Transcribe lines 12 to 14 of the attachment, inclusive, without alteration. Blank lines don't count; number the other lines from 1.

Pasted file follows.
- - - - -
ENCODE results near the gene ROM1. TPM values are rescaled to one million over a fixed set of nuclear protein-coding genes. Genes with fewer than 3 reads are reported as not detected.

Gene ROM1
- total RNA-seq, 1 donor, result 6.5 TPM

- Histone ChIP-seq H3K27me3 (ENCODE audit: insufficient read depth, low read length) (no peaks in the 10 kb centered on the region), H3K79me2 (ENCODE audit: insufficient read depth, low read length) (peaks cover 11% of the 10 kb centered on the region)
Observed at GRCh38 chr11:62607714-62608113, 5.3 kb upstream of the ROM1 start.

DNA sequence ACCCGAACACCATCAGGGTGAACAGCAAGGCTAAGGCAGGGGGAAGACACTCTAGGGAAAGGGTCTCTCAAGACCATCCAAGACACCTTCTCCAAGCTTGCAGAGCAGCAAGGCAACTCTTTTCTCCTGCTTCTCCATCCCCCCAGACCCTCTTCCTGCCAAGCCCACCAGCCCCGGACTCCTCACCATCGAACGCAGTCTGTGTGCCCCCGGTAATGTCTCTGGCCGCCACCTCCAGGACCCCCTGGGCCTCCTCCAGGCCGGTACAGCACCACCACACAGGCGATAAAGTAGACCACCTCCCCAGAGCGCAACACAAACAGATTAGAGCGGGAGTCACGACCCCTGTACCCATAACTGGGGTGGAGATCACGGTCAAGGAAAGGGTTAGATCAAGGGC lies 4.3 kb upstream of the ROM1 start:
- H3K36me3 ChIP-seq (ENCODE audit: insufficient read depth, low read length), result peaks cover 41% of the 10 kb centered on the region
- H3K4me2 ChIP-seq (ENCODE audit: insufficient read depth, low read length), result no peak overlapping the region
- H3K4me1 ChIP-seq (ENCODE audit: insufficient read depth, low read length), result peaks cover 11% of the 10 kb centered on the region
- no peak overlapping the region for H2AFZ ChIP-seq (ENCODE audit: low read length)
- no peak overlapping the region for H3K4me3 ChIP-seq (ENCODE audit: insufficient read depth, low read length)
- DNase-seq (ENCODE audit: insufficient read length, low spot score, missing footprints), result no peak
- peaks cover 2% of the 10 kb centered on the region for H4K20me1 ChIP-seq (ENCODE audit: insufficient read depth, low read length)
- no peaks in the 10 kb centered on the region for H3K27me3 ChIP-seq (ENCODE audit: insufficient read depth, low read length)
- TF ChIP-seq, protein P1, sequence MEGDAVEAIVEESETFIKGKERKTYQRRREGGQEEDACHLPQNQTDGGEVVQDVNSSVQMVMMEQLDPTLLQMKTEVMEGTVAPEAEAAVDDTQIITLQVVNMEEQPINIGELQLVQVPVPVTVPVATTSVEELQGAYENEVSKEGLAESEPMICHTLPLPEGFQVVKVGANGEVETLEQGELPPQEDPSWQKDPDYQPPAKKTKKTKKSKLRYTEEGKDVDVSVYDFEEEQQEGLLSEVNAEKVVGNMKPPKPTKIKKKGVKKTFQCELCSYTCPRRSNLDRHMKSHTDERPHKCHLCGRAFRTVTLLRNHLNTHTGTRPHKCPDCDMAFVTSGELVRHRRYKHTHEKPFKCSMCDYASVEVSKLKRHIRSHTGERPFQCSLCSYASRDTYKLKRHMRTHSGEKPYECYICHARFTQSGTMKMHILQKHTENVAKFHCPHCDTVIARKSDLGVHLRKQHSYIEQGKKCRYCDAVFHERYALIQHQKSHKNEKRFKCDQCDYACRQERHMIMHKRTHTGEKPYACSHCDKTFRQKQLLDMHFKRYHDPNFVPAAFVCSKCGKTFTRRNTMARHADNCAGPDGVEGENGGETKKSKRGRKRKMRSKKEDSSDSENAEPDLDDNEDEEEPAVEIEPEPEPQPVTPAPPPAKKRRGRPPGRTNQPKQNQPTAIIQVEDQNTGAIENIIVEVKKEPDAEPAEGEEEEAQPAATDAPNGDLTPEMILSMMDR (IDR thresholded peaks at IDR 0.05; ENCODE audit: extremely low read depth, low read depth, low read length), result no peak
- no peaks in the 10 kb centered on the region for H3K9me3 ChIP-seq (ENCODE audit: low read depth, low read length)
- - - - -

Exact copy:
- DNase-seq (ENCODE audit: insufficient read length, low spot score, missing footprints), result no peak
- peaks cover 2% of the 10 kb centered on the region for H4K20me1 ChIP-seq (ENCODE audit: insufficient read depth, low read length)
- no peaks in the 10 kb centered on the region for H3K27me3 ChIP-seq (ENCODE audit: insufficient read depth, low read length)